He was the first player in Pitt history to be picked in the first round of the NBA draft, going to the Philadelphia 76ers as the third overall choice. He went on to enjoy a successful 10-year NBA career. The squad did not wait till the end of his career to retire his jersey. The number 3 is now used as a practice jersey.
The University of Pittsburgh began play in 1873. So, it's safe to say that this is a new thing for them. Tony Stewart was the first player drafted by an NHL team when the Philadelphia Flyers took him with the third pick of the 1988 draft. He played only one season before being traded to the New York Islanders, where he spent nine more seasons playing in all but two games before retiring in 1997. The only other player to be drafted by an NHL team is Doug Jarvis, who was selected by the Quebec Nordiques with the ninth pick of the 1989 draft. He too only played one season before being traded, this time to the Washington Capitals. In 2001, the Nordiques were rebranded as the Avalanche and Jarvis has been their top pick ever since.
In addition to Stewart and Jarvis, four other players were selected in the 1988 draft but didn't play a single game in the NHL. Three of them (Scott Stevens, Keith Tkachuk, and Chris Simon) were picked in the first three rounds respectively.
Joe Greene, a defensive lineman from North Texas State, was Noll's first-round choice and went on to become a perennial All-Pro and the defensive line's backbone. The Steelers picked quarterback Terry Bradshaw (Louisiana Tech) and running back Franco Harris (Penn State) as first-round choices over the following three years.
Len Dawson was picked by the Pittsburgh Steelers in the first round of the 1957 NFL Draft out of Purdue, but he was unable to make an impression on the squad. Following his debut season, his position with the Steelers was jeopardized when the team acquired future Hall of Famer Bobby Layne early in the 1958 season.
Four of the first five players chosen in the draft-quarterback Troy Aikman, running back Barry Sanders, linebacker Derrick Thomas, and cornerback Deion Sanders-were inducted into the Pro Football Hall of Fame.
1955 The Pittsburgh Steelers selected him in the ninth round (102nd overall) in the 1955 NFL draft. He played only one season for them, but it was a very successful one. Unitas went 9-1 as a starter and led them to their first ever championship.
Two days after the season ended, the New York Yankees signed him to a $13,000 contract. He stayed with the Yankees for seven years, winning 105 games while losing 50 games over that period. In 1962 he returned to football when the Baltimore Colts hired him as their quarterback. He won two more championships with the Colts, including an undefeated season in 1969. After that season he decided to retire from football.
He came out of retirement in 1973 when the Chicago Bears offered him a job as their quarterback. He started eight games for them that season, finishing with a record of 5-3. In 1974 he joined the San Francisco 49ers and started nine games for them, finishing with a record of 4-5. That same year he also finished second in the voting for the NFL MVP award.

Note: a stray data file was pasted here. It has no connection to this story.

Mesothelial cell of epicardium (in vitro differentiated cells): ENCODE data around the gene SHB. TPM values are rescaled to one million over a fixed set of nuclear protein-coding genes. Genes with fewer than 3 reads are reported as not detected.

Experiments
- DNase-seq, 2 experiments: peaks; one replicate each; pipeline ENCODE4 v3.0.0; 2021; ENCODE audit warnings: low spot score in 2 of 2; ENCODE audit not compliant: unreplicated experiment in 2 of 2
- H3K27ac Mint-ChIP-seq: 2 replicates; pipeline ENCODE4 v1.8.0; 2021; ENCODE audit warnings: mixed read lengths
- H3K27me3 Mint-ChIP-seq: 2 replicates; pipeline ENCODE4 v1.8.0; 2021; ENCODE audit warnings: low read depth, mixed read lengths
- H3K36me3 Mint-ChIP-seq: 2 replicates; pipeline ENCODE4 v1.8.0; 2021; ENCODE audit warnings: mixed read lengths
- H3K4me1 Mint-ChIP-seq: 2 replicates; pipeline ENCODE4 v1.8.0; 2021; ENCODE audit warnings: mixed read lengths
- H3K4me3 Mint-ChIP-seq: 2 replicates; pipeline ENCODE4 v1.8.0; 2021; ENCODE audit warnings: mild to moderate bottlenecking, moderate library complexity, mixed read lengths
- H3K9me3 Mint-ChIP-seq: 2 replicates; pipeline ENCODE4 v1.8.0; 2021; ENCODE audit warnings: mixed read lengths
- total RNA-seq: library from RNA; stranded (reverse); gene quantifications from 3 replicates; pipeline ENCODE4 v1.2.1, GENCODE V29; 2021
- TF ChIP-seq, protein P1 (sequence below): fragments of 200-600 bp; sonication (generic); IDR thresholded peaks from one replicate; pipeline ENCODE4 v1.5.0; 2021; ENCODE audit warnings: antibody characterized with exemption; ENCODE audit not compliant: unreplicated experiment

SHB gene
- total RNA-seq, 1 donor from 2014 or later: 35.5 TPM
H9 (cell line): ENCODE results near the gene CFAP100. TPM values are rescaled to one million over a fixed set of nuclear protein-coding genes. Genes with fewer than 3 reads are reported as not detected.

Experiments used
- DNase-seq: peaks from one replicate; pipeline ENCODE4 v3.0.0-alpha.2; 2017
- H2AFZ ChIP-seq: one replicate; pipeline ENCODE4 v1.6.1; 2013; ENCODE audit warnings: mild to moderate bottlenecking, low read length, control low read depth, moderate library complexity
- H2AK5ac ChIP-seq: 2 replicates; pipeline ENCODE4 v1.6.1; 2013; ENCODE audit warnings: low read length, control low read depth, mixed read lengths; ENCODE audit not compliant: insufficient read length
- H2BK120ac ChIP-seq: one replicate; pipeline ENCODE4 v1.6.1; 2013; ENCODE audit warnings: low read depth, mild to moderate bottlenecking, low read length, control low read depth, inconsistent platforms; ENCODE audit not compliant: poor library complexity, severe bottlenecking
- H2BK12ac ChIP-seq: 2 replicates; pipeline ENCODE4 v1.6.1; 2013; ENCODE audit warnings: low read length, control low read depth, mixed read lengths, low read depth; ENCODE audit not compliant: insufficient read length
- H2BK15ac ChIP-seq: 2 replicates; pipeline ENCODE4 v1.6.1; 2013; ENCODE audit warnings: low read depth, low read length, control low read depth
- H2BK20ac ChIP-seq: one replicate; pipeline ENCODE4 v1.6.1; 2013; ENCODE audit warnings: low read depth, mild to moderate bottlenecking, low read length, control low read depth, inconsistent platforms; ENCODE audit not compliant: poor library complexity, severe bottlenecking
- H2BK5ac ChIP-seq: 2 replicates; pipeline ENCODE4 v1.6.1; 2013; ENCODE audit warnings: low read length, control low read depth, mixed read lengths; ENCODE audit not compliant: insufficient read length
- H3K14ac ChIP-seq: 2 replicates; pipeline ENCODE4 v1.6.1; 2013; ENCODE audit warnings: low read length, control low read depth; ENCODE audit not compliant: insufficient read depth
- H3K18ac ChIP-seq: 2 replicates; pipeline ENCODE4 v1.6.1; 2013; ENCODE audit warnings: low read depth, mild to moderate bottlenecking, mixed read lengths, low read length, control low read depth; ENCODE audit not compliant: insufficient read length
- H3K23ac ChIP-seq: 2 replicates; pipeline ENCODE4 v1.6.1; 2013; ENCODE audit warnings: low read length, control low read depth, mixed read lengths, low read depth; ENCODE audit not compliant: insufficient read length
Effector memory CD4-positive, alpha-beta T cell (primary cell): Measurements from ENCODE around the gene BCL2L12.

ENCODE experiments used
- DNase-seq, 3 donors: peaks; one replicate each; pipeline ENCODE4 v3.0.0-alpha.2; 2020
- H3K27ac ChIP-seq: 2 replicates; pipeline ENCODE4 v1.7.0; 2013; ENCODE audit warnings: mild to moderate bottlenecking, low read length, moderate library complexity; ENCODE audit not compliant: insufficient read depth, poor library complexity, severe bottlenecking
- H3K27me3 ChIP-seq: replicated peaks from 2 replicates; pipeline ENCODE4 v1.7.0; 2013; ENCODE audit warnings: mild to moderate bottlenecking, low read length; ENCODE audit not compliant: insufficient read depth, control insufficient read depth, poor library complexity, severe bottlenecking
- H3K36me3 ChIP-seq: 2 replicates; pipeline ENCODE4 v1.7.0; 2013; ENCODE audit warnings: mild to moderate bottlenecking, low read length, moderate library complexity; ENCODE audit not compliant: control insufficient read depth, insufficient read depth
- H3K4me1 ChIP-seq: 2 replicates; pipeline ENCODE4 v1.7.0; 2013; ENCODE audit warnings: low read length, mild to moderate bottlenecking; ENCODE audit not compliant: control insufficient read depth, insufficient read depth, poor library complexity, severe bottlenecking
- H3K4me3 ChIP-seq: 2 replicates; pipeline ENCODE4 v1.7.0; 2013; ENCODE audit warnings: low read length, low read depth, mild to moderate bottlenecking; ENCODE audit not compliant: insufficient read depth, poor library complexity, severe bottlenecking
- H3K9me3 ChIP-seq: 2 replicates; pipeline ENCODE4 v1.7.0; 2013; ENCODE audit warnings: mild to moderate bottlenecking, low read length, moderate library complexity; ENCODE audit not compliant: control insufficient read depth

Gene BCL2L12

He continued to play at a high level throughout his career, helping several teams reach the playoffs. In 1978 he had a record of 10-1-1 when he got married.
Shaw, Oregon's first first-round choice and the first and only No. 1 overall pick, appeared to be destined for a long and prosperous NFL career. Unfortunately, an injury during his first season allowed another rookie, Johnny Unitas, to take over as the Colts' starter. Shaw remained with the team but never regained his original form and was released after three seasons.
He died at the age of 30 in a car accident.
The Chicago Bears selected Shaw with the first overall selection in the 1953 NFL Draft. The move was widely viewed as a favor to Mr. McMahon since the team was having financial problems and was expected to be cut down to size by now-legendary owner George Halas. In fact, the Bears had been planning to select Nebraska's Ed Jones with their first pick but changed their mind at the last minute due to the presence of Shaw on the board. Although both players were from small towns (Shaw came from Sweetwater, Texas while Jones came from Norfolk, Nebraska), neither one knew anything about each other before the draft.
Shaw went on to play nine seasons in Chicago and was a two-time All-Pro selection. He retired after the 1960 season with 99 interceptions, which is still a franchise record.
After leaving football, he worked as a security guard at Wrigley Field and taught physical education at Edison High School in San Diego.
The Chicago Bulls selected Michael Jordan in the first round as a third-round choice in the 1984 draft. He was selected after Akeem Olajuwon, who is currently in the Pro Football Hall of Fame, and Sam Bowie.
Jordan played for the Bulls for six seasons before being traded to the Washington Wizards. He finished his career with the Charlotte Hornets.
During his time with the Bulls, he helped them win three championships - in 1991, 1992 and 1993 - and was named MVP all three times. The "Flu Game", as it's known in basketball folklore, occurred when Jordan scored 46 points against the Portland Trail Blazers in Game 6 of the 1993 NBA Finals. It was only the second time in NBA history that someone had scored 50 or more points in a game. The other time was when Bill Russell did so for the Boston Celtics in 1956.
After leaving the Bulls, he returned in 2001 and became the president of operations for the franchise. He was also named an assistant coach under Tom Thibodeau for four years.
In 2004, Jordan announced that he was returning to basketball. The following year, he signed with the Wizards once again. This time, though, he served as an ambassador for the team while still playing on a part-time basis. He retired for good after the 2007-08 season.